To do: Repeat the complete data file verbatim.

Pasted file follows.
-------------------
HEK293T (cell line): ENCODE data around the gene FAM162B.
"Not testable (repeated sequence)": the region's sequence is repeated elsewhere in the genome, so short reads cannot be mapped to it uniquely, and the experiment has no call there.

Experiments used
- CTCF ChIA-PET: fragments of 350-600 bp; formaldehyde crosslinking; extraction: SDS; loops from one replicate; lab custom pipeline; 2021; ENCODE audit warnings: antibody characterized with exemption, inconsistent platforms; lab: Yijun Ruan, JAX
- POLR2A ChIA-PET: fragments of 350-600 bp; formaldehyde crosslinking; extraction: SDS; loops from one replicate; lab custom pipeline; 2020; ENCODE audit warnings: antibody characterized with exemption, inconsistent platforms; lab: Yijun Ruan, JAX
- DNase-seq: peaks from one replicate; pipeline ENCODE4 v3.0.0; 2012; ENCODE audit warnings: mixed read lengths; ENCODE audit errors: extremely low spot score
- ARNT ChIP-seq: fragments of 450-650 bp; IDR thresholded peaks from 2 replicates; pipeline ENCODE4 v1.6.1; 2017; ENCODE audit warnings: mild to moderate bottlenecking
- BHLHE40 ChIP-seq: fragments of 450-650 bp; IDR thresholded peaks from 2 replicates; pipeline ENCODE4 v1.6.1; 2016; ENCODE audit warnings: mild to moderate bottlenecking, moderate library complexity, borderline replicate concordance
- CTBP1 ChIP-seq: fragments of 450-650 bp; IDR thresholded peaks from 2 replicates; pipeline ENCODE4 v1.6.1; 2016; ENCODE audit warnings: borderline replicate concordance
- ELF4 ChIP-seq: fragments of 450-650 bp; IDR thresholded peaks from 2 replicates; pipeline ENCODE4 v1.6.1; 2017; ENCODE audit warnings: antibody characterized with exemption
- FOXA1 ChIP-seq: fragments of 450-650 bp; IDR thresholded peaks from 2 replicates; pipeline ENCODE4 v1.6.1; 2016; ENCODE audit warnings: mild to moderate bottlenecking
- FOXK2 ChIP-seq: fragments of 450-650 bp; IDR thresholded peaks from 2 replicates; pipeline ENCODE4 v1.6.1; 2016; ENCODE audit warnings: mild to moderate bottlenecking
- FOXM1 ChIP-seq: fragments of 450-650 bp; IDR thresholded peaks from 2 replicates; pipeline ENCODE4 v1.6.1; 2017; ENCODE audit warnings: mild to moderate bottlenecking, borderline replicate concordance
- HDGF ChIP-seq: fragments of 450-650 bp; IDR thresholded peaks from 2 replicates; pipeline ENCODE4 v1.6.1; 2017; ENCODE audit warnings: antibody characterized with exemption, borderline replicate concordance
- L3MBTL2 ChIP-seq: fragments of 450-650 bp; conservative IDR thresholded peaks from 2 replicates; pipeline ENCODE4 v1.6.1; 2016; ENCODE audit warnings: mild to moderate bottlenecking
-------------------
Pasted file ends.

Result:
HEK293T (cell line): ENCODE data around the gene FAM162B.
"Not testable (repeated sequence)": the region's sequence is repeated elsewhere in the genome, so short reads cannot be mapped to it uniquely, and the experiment has no call there.

Experiments used
- CTCF ChIA-PET: fragments of 350-600 bp; formaldehyde crosslinking; extraction: SDS; loops from one replicate; lab custom pipeline; 2021; ENCODE audit warnings: antibody characterized with exemption, inconsistent platforms; lab: Yijun Ruan, JAX
- POLR2A ChIA-PET: fragments of 350-600 bp; formaldehyde crosslinking; extraction: SDS; loops from one replicate; lab custom pipeline; 2020; ENCODE audit warnings: antibody characterized with exemption, inconsistent platforms; lab: Yijun Ruan, JAX
- DNase-seq: peaks from one replicate; pipeline ENCODE4 v3.0.0; 2012; ENCODE audit warnings: mixed read lengths; ENCODE audit errors: extremely low spot score
- ARNT ChIP-seq: fragments of 450-650 bp; IDR thresholded peaks from 2 replicates; pipeline ENCODE4 v1.6.1; 2017; ENCODE audit warnings: mild to moderate bottlenecking
- BHLHE40 ChIP-seq: fragments of 450-650 bp; IDR thresholded peaks from 2 replicates; pipeline ENCODE4 v1.6.1; 2016; ENCODE audit warnings: mild to moderate bottlenecking, moderate library complexity, borderline replicate concordance
- CTBP1 ChIP-seq: fragments of 450-650 bp; IDR thresholded peaks from 2 replicates; pipeline ENCODE4 v1.6.1; 2016; ENCODE audit warnings: borderline replicate concordance
- ELF4 ChIP-seq: fragments of 450-650 bp; IDR thresholded peaks from 2 replicates; pipeline ENCODE4 v1.6.1; 2017; ENCODE audit warnings: antibody characterized with exemption
- FOXA1 ChIP-seq: fragments of 450-650 bp; IDR thresholded peaks from 2 replicates; pipeline ENCODE4 v1.6.1; 2016; ENCODE audit warnings: mild to moderate bottlenecking
- FOXK2 ChIP-seq: fragments of 450-650 bp; IDR thresholded peaks from 2 replicates; pipeline ENCODE4 v1.6.1; 2016; ENCODE audit warnings: mild to moderate bottlenecking
- FOXM1 ChIP-seq: fragments of 450-650 bp; IDR thresholded peaks from 2 replicates; pipeline ENCODE4 v1.6.1; 2017; ENCODE audit warnings: mild to moderate bottlenecking, borderline replicate concordance
- HDGF ChIP-seq: fragments of 450-650 bp; IDR thresholded peaks from 2 replicates; pipeline ENCODE4 v1.6.1; 2017; ENCODE audit warnings: antibody characterized with exemption, borderline replicate concordance
- L3MBTL2 ChIP-seq: fragments of 450-650 bp; conservative IDR thresholded peaks from 2 replicates; pipeline ENCODE4 v1.6.1; 2016; ENCODE audit warnings: mild to moderate bottlenecking